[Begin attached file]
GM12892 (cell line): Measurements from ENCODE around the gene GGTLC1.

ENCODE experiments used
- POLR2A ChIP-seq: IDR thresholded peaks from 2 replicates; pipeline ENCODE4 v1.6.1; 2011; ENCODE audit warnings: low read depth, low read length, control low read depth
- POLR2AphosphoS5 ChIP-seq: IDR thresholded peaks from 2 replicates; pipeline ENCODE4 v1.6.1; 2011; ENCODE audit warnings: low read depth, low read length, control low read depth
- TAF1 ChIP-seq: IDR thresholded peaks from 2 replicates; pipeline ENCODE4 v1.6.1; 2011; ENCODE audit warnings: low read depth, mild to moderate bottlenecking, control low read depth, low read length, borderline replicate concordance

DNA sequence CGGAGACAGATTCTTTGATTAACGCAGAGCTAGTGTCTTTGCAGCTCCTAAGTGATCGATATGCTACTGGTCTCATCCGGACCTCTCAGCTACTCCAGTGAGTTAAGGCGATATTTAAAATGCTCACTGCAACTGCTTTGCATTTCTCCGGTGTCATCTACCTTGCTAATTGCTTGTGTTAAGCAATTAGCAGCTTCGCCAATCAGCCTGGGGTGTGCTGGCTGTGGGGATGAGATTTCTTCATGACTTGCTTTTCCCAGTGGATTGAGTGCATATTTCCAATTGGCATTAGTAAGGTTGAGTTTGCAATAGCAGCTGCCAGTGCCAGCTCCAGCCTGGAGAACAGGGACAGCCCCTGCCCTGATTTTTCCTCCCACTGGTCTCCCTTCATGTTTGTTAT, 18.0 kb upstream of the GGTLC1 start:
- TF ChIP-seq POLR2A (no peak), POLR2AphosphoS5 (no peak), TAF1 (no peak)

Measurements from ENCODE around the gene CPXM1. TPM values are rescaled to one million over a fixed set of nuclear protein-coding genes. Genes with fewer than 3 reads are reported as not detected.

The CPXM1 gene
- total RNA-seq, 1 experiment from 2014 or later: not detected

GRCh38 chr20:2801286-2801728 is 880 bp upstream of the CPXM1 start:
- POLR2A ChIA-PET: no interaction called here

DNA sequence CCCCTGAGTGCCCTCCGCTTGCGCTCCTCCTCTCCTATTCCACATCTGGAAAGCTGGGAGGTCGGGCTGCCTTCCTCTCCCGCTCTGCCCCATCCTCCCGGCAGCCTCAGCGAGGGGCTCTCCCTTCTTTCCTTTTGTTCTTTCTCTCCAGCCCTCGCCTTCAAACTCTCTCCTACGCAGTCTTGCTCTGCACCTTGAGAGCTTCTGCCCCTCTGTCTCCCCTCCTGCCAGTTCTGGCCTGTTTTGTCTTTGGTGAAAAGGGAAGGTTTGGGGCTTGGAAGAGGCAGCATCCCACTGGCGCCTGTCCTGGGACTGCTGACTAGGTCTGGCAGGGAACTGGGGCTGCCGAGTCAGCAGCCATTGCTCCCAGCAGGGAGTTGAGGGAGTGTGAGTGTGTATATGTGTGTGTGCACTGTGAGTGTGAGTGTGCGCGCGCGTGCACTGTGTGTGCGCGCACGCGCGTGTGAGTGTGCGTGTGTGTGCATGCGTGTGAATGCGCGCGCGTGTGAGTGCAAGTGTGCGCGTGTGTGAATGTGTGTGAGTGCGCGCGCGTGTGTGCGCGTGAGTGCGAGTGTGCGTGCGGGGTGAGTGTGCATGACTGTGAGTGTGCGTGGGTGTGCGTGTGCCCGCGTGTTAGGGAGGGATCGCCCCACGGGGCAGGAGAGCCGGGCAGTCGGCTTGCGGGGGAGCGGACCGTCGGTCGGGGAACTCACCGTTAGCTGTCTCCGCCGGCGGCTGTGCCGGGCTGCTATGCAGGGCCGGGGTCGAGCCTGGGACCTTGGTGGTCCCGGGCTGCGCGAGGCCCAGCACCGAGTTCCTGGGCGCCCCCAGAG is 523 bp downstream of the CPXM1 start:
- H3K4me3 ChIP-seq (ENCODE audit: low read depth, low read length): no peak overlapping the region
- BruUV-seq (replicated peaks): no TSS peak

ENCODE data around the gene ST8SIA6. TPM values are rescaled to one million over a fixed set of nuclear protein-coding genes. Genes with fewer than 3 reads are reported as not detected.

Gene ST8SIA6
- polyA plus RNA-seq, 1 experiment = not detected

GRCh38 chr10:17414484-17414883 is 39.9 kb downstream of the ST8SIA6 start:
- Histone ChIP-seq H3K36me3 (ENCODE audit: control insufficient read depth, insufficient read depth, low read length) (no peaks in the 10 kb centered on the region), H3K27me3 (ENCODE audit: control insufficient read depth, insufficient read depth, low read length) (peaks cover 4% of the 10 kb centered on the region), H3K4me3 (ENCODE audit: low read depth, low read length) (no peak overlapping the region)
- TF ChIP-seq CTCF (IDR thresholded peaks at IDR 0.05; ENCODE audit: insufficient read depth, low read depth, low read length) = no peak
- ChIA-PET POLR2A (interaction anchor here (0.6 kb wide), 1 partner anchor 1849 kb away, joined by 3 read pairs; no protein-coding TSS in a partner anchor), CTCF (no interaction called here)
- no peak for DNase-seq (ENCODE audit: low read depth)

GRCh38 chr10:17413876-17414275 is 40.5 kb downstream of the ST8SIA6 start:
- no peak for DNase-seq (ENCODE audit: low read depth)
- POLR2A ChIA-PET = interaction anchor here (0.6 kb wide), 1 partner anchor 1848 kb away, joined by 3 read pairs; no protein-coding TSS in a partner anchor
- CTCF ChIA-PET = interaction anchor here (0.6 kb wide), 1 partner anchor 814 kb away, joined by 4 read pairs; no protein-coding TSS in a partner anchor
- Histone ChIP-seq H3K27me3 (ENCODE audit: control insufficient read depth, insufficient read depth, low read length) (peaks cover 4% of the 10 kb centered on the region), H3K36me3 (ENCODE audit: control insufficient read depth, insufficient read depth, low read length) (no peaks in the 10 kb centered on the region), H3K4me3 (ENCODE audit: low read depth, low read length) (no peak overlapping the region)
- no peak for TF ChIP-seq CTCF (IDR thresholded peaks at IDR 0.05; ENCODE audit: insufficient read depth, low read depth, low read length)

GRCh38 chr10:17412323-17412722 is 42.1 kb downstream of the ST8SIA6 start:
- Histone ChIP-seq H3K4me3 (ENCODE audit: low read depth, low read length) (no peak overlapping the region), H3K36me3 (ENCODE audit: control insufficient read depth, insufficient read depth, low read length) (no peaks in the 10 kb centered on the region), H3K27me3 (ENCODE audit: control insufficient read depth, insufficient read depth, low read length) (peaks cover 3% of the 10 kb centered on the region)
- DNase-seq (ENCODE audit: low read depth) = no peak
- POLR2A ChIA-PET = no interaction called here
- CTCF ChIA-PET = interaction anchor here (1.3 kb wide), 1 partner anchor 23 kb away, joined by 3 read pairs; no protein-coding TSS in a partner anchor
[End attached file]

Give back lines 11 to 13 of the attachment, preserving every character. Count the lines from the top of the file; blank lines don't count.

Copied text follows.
GRCh38 chr20:2801286-2801728 is 880 bp upstream of the CPXM1 start:
- POLR2A ChIA-PET: no interaction called here

DNA sequence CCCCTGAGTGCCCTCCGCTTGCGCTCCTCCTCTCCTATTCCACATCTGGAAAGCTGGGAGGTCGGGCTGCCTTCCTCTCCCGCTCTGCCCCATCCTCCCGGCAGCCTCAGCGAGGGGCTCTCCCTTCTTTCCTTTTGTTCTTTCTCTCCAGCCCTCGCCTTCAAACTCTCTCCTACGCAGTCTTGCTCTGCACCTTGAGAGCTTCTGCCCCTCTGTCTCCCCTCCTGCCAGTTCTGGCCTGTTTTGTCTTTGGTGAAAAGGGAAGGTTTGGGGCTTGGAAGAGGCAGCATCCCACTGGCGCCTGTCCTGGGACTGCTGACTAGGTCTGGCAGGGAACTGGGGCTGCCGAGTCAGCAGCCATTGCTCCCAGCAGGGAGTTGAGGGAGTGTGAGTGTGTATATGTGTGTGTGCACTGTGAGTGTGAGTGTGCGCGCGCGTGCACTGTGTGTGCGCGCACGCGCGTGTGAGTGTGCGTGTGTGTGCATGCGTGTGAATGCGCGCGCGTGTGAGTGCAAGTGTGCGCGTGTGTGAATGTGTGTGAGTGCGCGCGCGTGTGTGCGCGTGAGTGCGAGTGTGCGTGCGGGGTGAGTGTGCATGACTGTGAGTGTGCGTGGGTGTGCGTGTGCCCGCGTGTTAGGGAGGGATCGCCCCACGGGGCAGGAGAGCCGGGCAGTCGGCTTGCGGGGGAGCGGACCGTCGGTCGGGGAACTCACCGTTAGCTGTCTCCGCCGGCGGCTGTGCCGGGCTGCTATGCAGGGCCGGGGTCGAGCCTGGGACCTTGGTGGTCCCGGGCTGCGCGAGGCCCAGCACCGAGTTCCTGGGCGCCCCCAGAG is 523 bp downstream of the CPXM1 start: